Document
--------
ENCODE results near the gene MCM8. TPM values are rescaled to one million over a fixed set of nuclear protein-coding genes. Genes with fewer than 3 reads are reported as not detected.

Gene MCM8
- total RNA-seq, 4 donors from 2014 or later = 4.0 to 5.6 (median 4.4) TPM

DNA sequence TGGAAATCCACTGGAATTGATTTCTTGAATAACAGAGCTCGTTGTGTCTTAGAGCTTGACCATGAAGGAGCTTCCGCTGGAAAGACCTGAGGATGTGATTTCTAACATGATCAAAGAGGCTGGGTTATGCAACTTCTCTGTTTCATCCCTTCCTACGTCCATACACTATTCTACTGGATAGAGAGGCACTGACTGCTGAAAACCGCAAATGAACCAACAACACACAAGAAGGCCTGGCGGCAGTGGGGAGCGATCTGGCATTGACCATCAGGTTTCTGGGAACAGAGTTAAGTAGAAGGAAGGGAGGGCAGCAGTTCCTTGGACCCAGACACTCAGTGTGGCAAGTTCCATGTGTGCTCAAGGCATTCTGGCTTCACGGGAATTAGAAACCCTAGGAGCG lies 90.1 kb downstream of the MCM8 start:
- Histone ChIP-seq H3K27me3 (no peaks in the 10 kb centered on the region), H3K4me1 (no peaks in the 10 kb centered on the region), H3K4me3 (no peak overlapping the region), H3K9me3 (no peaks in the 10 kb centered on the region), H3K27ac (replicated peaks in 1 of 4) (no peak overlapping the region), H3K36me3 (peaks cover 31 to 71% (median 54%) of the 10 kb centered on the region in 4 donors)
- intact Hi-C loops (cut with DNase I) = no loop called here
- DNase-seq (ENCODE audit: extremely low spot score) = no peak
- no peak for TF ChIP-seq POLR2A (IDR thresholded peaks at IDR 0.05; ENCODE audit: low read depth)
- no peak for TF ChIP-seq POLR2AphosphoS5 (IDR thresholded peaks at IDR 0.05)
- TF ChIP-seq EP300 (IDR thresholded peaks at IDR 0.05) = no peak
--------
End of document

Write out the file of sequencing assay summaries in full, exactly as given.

ENCODE results near the gene MCM8. TPM values are rescaled to one million over a fixed set of nuclear protein-coding genes. Genes with fewer than 3 reads are reported as not detected.

Gene MCM8
- total RNA-seq, 4 donors from 2014 or later = 4.0 to 5.6 (median 4.4) TPM

DNA sequence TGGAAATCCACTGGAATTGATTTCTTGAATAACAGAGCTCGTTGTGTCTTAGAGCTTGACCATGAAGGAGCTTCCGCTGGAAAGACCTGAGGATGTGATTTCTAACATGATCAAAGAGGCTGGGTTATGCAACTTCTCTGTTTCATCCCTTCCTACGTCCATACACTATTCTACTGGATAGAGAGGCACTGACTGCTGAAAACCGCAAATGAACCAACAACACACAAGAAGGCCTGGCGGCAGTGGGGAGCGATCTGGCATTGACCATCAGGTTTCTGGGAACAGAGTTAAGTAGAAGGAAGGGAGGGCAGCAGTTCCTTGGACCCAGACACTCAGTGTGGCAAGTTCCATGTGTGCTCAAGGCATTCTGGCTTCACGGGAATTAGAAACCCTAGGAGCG lies 90.1 kb downstream of the MCM8 start:
- Histone ChIP-seq H3K27me3 (no peaks in the 10 kb centered on the region), H3K4me1 (no peaks in the 10 kb centered on the region), H3K4me3 (no peak overlapping the region), H3K9me3 (no peaks in the 10 kb centered on the region), H3K27ac (replicated peaks in 1 of 4) (no peak overlapping the region), H3K36me3 (peaks cover 31 to 71% (median 54%) of the 10 kb centered on the region in 4 donors)
- intact Hi-C loops (cut with DNase I) = no loop called here
- DNase-seq (ENCODE audit: extremely low spot score) = no peak
- no peak for TF ChIP-seq POLR2A (IDR thresholded peaks at IDR 0.05; ENCODE audit: low read depth)
- no peak for TF ChIP-seq POLR2AphosphoS5 (IDR thresholded peaks at IDR 0.05)
- TF ChIP-seq EP300 (IDR thresholded peaks at IDR 0.05) = no peak